Heart of Darkness Questions and Answers
by Joseph Conrad

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How is Kurtz an example of spiritual degeneration?

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Lauren Willson, M.A. eNotes educator | Certified Educator

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Kurtz is an example of spiritual degeneration because he has slowly gone crazy deep in the African jungle. His spirit was tested by what he found out there—and what he found within himself—and he was unable to pull himself back together.

By all accounts, Kurtz was once a regular and intelligent man. Many people speak highly of him to Marlow as Marlow travels onward to meet the man. He discovers that Kurtz was talented in many things including painting and music. Some thought that he would become a politician. The person Kurtz was appears to be someone whose spirit was whole and who had a happy, fulfilling life.

The man that Marlow meets in the jungle isn't a man whose spirit is whole. It's fragmented, and the man himself has descended into insanity. When Marlow thinks back on the writings of Kurtz's that he had read beforehand, he can see the seeds of that degeneration in the way he speaks about white people appearing as gods to those in the Congo. Those ideas overtook the man and did away with the good of his spirit. By the time Marlow reaches him, he is sick, dying, and insane.

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Felicita Burton eNotes educator | Certified Educator

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In Heart of Darkness, Marlow finds that Kurtz has succumbed to hubris: excessive pride. He not only thinks of himself as the embodiment of the Company, but he also seeks and accepts the adulation of the indigenous African people around him. Although Kurtz entered the ivory trade primarily as an economic venture, he has come to identify success in that area with personal achievement. Kurtz has crossed moral boundaries in promoting inter-tribal conflicts as a way to obtain more ivory. Making a fortune by selling ivory and heading a monopoly on the ivory trade have both become secondary to his thirst for power and blood. This degeneration is primarily symbolized by the human heads displayed around his camp, expressed in his comment to “exterminate all the brutes.”

Marlow expresses this spiritual decline as a question of belonging. Kurtz claims that everything belongs to him: “My ivory,” and so on. Marlow then implies that Kurtz did not truly own anything—rather, he had given up everything valuable out of his lust for power. The place he now occupied was “a high seat among the devils of the land.”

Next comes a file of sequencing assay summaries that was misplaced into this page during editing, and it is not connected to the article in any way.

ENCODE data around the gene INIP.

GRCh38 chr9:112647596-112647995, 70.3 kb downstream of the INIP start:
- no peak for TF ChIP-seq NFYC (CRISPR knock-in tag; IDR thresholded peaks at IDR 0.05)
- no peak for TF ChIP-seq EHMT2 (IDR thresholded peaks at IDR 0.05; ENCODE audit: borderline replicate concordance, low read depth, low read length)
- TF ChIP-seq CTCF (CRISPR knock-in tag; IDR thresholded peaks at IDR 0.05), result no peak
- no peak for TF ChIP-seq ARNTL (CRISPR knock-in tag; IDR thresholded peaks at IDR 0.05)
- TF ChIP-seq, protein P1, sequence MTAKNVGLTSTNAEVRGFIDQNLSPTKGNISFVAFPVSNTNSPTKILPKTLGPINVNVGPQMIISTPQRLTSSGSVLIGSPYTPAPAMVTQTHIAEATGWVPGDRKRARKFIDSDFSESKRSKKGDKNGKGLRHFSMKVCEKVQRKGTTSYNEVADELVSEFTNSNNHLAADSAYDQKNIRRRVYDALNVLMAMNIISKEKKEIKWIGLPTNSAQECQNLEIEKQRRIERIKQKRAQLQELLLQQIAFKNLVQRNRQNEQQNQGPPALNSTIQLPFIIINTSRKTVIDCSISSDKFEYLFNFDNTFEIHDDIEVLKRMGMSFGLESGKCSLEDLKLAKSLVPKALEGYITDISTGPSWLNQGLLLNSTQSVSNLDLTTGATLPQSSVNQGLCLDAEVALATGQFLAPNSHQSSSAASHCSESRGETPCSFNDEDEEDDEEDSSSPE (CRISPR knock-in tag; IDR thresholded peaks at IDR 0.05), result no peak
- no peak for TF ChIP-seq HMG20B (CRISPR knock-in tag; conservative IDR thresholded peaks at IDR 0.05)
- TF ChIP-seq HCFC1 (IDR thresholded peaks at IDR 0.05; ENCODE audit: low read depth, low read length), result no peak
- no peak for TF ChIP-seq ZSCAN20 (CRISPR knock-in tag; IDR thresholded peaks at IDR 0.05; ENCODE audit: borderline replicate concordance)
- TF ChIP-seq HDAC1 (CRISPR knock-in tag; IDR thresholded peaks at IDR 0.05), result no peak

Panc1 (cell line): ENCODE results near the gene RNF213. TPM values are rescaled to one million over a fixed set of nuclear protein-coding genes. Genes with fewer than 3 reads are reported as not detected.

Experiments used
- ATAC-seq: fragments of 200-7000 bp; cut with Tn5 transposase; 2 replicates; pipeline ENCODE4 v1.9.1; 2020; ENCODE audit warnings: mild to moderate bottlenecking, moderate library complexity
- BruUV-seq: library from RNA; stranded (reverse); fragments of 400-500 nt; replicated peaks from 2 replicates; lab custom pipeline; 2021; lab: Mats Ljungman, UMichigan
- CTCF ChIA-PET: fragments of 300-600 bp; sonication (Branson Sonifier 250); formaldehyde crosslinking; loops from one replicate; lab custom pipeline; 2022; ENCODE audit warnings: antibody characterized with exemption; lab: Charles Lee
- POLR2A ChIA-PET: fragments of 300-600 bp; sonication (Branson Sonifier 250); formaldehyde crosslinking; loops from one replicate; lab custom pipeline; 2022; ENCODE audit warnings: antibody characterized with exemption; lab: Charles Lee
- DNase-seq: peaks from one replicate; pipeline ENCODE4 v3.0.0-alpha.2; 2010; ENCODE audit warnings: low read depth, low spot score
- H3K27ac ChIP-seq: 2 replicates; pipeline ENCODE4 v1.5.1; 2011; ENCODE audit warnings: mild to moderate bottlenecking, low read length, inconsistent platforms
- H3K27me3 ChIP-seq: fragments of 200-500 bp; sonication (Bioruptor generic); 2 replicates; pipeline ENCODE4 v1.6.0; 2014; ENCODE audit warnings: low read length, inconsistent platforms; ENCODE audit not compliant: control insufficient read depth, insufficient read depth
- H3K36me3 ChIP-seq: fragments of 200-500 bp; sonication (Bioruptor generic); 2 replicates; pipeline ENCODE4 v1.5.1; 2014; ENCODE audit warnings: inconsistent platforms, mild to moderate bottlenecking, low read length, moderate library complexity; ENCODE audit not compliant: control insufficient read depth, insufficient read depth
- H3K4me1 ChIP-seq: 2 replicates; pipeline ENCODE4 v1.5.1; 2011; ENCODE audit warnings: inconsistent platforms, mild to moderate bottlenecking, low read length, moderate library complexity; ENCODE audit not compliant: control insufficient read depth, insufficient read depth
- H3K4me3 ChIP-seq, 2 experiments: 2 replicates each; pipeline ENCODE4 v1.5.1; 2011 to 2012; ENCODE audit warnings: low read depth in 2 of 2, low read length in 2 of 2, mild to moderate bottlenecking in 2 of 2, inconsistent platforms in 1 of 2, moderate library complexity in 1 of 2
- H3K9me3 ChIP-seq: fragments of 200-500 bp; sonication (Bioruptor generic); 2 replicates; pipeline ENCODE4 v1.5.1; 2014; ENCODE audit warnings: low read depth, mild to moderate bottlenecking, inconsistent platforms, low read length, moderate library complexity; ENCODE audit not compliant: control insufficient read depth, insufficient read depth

Everything belonged to him—but that was a trifle. The thing was to know what he belonged to, how many powers of darkness claimed him for their own.

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Kurtz is an enigmatic, maniacal individual, whose spirit was corrupted after spending a considerable time in the depths of the Congolese jungle removed from any semblance of civilization. On Marlow's journey into the Congolese jungle, he discovers several interesting pieces of information regarding Kurtz and his original intentions for his mission. He witnesses Kurtz's oil painting of a woman, draped and blindfolded, carrying a lighted torch, which symbolically represents the European goal of spreading civilization to "dark" areas on the map. He also reads Kurtz's report for the International Society for the Suppression of Savage Customs, where Marlow mentions that Kurtz made every possible "moving appeal to every altruistic sentiment" regarding his mission into the Congolese jungle. However, Kurtz ominously ended the report by writing, "'Exterminate all the brutes!"

Essentially, Kurtz entered the Congolese jungle with admirable intentions of spreading European civilization while simultaneously extracting rare ivory from the region. However, Kurtz developed into a maniacal, tyrannical leader in the wilderness, which corrupted his soul. Marlow discovers that Kurtz was viewed as a deity by the Natives and was responsible for organizing brutal raids on neighboring villages to attain more ivory. As a revered figure in the jungle, Kurtz satisfied his inherently wicked desires and completely corrupted soul. Marlow's journey into the depths of the Congolese jungle metaphorically represents his journey into mankind's soul, which he discovers is inherently corrupt and wicked. Kurtz's final words reveal his tortured, corrupted soul when he shouts, "The horror! The horror!" (Conrad, 65).

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William Delaney eNotes educator | Certified Educator

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In Heart of Darkness, Mr. Kurtz is a symbol of how colonialism changes the colonizers as well as the colonized. It is an illustration of the law of compensation which Ralph Waldo Emerson deals with in what is one of his best-known and most profound essays.

Perhaps Kurtz is so often called Mister in order to remind everyone, including the reader, that he was once a civilized European gentleman. The battle between civilization and animal savagery goes on inside every one of us. We all have only a thin veneer of civilization.

Shortly before he dies, Kurtz cries, "The horror! The horror!" Perhaps what horrifies him is that he sees the change that is taking place within himself. He is ruling his little empire by force and terror. He no longer has even a condescending, colonialist sort of good will toward the natives. Kurtz, and the Belgian colonizers operate with sheer brutal exploitation motivated by greed, lust and sadism.

The dark heart of Africa in the depths of the Belgian Congo is symbolic of the darkness in every human heart. Marlow doesn't say as much, but the reader draws more from Marlow's story that the narrator is aware of imparting.

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